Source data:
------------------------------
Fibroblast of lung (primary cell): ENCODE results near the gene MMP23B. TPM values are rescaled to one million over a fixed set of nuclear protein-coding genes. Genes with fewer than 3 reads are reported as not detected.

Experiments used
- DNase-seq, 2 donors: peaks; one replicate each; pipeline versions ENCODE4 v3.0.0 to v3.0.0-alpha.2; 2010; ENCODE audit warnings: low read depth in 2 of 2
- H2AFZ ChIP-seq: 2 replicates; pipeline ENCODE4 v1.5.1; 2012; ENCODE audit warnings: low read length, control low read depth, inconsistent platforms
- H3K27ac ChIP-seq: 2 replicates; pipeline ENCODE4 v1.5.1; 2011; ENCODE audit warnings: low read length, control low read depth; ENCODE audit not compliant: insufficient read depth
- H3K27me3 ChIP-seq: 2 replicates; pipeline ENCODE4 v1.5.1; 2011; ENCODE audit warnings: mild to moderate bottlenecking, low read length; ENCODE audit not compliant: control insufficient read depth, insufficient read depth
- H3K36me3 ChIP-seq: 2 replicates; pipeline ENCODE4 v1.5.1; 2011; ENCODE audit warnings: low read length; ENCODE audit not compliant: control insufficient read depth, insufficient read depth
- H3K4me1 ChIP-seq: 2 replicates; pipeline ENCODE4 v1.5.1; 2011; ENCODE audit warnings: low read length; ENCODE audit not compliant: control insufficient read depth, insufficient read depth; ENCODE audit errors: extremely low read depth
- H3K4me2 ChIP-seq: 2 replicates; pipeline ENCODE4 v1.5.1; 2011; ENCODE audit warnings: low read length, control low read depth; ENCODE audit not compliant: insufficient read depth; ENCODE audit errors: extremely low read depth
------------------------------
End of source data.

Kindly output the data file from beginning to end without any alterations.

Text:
Fibroblast of lung (primary cell): ENCODE results near the gene MMP23B. TPM values are rescaled to one million over a fixed set of nuclear protein-coding genes. Genes with fewer than 3 reads are reported as not detected.

Experiments used
- DNase-seq, 2 donors: peaks; one replicate each; pipeline versions ENCODE4 v3.0.0 to v3.0.0-alpha.2; 2010; ENCODE audit warnings: low read depth in 2 of 2
- H2AFZ ChIP-seq: 2 replicates; pipeline ENCODE4 v1.5.1; 2012; ENCODE audit warnings: low read length, control low read depth, inconsistent platforms
- H3K27ac ChIP-seq: 2 replicates; pipeline ENCODE4 v1.5.1; 2011; ENCODE audit warnings: low read length, control low read depth; ENCODE audit not compliant: insufficient read depth
- H3K27me3 ChIP-seq: 2 replicates; pipeline ENCODE4 v1.5.1; 2011; ENCODE audit warnings: mild to moderate bottlenecking, low read length; ENCODE audit not compliant: control insufficient read depth, insufficient read depth
- H3K36me3 ChIP-seq: 2 replicates; pipeline ENCODE4 v1.5.1; 2011; ENCODE audit warnings: low read length; ENCODE audit not compliant: control insufficient read depth, insufficient read depth
- H3K4me1 ChIP-seq: 2 replicates; pipeline ENCODE4 v1.5.1; 2011; ENCODE audit warnings: low read length; ENCODE audit not compliant: control insufficient read depth, insufficient read depth; ENCODE audit errors: extremely low read depth
- H3K4me2 ChIP-seq: 2 replicates; pipeline ENCODE4 v1.5.1; 2011; ENCODE audit warnings: low read length, control low read depth; ENCODE audit not compliant: insufficient read depth; ENCODE audit errors: extremely low read depth